My hometown was already a wreck by the

time I arrived. Nimishillen Creek ran


motor oil and sewer slops behind the

high school, and downtown disappeared in


smoke the day fathers lit their coal furnaces.

Deer and bluebirds were as rare as the


people who worried about the deer and

the bluebirds, and we hurled beer cans


onto the roadside like our heroes threw

hand grenades. We rode our motorbikes


up and down the slag heaps left us by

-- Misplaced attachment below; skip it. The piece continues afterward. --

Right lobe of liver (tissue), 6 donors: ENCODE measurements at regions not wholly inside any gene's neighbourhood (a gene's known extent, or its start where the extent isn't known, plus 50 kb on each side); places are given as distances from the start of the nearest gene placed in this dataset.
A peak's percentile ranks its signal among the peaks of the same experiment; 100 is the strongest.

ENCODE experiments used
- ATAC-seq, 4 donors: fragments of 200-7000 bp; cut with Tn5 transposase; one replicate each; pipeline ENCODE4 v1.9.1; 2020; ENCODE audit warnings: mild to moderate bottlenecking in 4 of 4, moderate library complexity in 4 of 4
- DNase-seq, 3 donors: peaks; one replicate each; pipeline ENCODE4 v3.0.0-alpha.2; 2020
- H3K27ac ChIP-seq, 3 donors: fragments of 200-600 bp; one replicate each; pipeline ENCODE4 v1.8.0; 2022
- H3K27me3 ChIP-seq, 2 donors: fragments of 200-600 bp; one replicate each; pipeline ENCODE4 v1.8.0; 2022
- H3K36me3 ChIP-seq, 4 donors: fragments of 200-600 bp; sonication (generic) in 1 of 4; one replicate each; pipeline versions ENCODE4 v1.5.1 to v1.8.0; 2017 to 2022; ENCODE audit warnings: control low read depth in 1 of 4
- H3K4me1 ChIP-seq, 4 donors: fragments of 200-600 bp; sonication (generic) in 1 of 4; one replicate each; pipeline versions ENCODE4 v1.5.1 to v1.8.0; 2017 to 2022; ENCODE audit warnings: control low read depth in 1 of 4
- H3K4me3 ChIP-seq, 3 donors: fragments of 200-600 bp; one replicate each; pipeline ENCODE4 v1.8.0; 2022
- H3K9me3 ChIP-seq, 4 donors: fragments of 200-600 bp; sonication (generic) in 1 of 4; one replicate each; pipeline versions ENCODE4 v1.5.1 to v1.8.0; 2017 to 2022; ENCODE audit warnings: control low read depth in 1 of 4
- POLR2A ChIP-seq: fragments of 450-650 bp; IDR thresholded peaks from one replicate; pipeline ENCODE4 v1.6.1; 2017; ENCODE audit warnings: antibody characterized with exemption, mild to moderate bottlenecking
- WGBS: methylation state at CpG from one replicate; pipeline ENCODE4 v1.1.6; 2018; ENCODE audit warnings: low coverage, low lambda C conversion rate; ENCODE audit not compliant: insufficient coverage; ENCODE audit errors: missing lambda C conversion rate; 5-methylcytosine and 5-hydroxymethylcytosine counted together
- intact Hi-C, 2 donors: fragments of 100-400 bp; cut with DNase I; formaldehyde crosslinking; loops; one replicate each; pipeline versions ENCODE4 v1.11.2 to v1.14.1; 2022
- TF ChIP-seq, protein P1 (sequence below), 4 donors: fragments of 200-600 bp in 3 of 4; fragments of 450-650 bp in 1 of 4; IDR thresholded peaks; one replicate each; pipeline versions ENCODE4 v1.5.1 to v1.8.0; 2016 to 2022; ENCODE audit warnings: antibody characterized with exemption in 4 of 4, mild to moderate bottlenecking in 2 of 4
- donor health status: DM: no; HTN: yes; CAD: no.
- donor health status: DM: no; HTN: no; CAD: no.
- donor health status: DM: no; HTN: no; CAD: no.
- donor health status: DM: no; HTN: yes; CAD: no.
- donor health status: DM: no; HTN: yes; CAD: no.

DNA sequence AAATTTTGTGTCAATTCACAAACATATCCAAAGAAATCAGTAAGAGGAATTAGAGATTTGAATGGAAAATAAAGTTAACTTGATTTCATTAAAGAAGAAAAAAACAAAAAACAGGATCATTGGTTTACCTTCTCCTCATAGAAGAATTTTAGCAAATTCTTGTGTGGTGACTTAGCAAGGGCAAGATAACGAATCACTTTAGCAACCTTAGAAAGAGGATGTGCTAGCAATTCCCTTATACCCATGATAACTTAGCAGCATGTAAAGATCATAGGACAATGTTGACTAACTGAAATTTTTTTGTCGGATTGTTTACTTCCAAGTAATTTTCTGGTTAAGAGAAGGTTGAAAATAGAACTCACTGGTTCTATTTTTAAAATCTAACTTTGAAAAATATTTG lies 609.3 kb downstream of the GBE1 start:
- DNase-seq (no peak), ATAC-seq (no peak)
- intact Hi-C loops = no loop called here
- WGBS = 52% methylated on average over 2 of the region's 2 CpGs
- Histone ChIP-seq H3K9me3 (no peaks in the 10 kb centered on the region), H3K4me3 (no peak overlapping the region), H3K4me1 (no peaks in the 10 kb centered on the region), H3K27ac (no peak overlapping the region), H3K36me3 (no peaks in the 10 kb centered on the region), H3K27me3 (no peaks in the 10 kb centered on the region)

the strip miners who took their money


and moved as far away as they could afford

from the ruin that funded their move, and


there was joy everywhere in the conviction

that America went on forever and nothing


we could do would ever fill it up.




Author: Tom Barlow

Tom Barlow is an Ohio author of poetry, short stories and novels. His work has appeared in  journals and anthologies including  PlainSongs, Ekphrastic Review, Voicemail Poetry, Hobart, Tenemos, Redivider, Aji,  The New York Quarterly, The Modern Poetry Quarterly, and many more. See more at

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